All eyes on Red Bull again!

Formula 1 is back! In Bahrain this Wednesday, all ten new Formula 1 cars will come together for the first time to take part in the first of three days of testing on the Sachir circuit.

Mercedes driver George Russell officially opened the year when he became the first driver to take to the track in his W15 at 10am local time sharp – in perfect sunny testing conditions (unlike Formula 2 last week, which had to contend with rain) .

Accordingly, all racing teams had the opportunity to try out the basic functions of their further developments. The times may have played a minor role on Wednesday, but they certainly presented a picture that fans will have seen in something similar as early as 2023: a Red Bull in front of a Ferrari in front of an Aston Martin and a McLaren.

Because just as the old year ended, the new year begins: with a best time from Max Verstappen. The Dutchman needed 1:32.548 minutes to complete one lap around the course. However, he was almost three seconds slower than last year’s pole time, so a meaningful ranking cannot yet be assumed.

In addition, the Red Bull driver’s time would probably not have counted in the real qualifying because he exceeded the track limits in Turn 4.

Second was Charles Leclerc in a Ferrari, 0.699 seconds behind the three-time world champion. Fernando Alonso (Aston Martin/+0.837) came third ahead of Oscar Piastri (McLaren/+1.110) and Yuki Tsunoda (Racing Bulls/+1.588).

Verstappen completed 66 laps without any problems, the third most of all drivers after Alonso (77) and Valtteri Bottas (7th/Sauber/68).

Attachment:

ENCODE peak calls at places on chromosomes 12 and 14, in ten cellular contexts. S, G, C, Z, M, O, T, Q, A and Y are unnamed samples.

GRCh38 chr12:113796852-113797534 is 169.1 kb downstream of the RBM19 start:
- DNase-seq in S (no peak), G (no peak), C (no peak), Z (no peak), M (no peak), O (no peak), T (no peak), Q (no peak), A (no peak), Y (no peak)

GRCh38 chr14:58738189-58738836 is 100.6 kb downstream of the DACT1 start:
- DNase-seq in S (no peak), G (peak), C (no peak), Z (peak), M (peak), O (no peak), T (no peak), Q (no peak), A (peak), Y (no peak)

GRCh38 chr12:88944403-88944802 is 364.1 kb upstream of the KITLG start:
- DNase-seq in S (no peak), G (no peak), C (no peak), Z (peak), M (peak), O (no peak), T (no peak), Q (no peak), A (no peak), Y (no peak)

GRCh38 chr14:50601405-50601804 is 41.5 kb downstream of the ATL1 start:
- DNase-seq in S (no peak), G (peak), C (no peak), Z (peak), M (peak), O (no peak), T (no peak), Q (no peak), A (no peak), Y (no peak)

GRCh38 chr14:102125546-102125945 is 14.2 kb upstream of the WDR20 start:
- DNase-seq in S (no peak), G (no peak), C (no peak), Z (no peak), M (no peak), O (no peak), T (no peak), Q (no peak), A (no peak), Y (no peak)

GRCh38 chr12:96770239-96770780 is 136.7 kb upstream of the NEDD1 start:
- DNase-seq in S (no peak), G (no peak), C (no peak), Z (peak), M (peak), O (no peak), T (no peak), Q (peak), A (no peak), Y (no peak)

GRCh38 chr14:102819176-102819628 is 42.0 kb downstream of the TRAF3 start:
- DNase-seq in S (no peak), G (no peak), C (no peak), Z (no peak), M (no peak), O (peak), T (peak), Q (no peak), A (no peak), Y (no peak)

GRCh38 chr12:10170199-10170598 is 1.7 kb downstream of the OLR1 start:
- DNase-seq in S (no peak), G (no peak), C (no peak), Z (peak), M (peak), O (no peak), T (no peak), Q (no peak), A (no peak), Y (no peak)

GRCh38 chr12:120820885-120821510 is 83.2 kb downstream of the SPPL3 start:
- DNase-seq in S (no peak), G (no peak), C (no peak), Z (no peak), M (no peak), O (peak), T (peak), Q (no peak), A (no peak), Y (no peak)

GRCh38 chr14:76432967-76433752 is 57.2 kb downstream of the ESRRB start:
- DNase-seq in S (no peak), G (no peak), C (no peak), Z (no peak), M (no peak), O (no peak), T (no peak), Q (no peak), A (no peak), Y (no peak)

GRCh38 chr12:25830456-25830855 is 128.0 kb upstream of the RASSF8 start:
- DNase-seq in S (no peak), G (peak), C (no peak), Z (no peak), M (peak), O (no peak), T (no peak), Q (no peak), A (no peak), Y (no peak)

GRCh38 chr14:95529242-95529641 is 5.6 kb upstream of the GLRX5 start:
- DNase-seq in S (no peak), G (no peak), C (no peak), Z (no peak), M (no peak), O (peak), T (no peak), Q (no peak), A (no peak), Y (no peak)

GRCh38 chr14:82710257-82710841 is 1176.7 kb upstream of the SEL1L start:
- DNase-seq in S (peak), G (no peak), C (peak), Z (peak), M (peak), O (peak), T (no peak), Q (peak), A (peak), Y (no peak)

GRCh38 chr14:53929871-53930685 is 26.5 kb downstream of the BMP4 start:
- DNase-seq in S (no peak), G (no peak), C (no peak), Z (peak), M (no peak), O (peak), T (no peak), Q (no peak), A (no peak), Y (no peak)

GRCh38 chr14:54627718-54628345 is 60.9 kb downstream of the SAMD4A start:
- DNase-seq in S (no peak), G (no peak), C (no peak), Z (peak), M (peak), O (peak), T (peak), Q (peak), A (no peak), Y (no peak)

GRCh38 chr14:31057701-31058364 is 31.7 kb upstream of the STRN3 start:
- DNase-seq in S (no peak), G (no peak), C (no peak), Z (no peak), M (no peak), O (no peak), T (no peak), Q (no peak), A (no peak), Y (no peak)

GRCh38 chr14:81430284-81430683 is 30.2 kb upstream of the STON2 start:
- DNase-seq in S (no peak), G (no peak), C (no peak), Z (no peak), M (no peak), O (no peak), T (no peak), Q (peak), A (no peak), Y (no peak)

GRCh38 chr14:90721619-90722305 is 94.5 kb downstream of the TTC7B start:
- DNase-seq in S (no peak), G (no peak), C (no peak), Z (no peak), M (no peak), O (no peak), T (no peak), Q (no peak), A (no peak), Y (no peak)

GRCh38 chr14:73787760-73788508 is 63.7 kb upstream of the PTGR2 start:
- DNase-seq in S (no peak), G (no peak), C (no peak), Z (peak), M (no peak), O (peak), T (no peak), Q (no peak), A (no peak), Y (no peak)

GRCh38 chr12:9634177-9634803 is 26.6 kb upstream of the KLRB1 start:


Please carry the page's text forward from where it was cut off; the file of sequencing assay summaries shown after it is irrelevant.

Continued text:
Red Bull surprises with air intake

The most interesting thing was the look at the new cars for the 2024 Formula 1 season. Red Bull in particular caused a stir with its design. When the RB20 was launched, there was a lot of focus on the sidepod, and now many people were discussing the new intakes in front of it.

Because Red Bull has now installed two different inlets on the car. One of them is a thin vertical side channel, very similar to the one in the presentation.

However, the main inlet is now clearly under the overbite, which looks a bit like the mouth of a stingray. The vertical channel along the side of the chassis is reminiscent of the bypass channel used by Ferrari since the start of last season.

You also had to take a closer look at another inlet, which is located in front of the cockpit in some vehicles. This is a new cooling intake that was made in response to the heat race in Qatar last year.

This is intended to cool drivers in hot conditions, but can also be swapped for a version without an inlet, so neither team has an advantage.

Problems at Mercedes, Williams and Haas

In general, the test morning went without any major problems, as a red flag did not have to be raised once, which speaks for a smooth process. Around 20 minutes before the end of the session, however, Alexander Albon rolled over in the Williams and had to be pushed away by the marshals – but this happened under yellow.

One or two teams also had teething problems and had to stay in the garage for a long time.

Mercedes, for example, didn’t really get going and had to take a break for more than an hour. auto motor und sport reports a problem with the hybrid system. Towards the end of the session Russell was able to get involved again, but only finished sixth, 1.7 seconds behind.

With 48 laps he drove the second fewest of all drivers, only Albon drove less, whose Williams failed after 40 laps.

Last came Kevin Magnussen in the Haas (66 laps/+3.144), who also spent around an hour in the garage. He suspected a problem with the fuel system. And Williams also had problems with the DRS at times.

In the afternoon there are another four hours on the agenda, which conclude the first day of testing in Bahrain. With the exception of Red Bull and Mercedes, all teams will compete with a different driver than in the morning. Nico Hülkenberg will also be taking part in the action for the first time. The test ends at 5 p.m. German time.

You can now get an initial analysis and assessment on the YouTube channel, where Kevin Scheuren and editor-in-chief Christian Nimmervoll discuss the most important topics of the first test morning.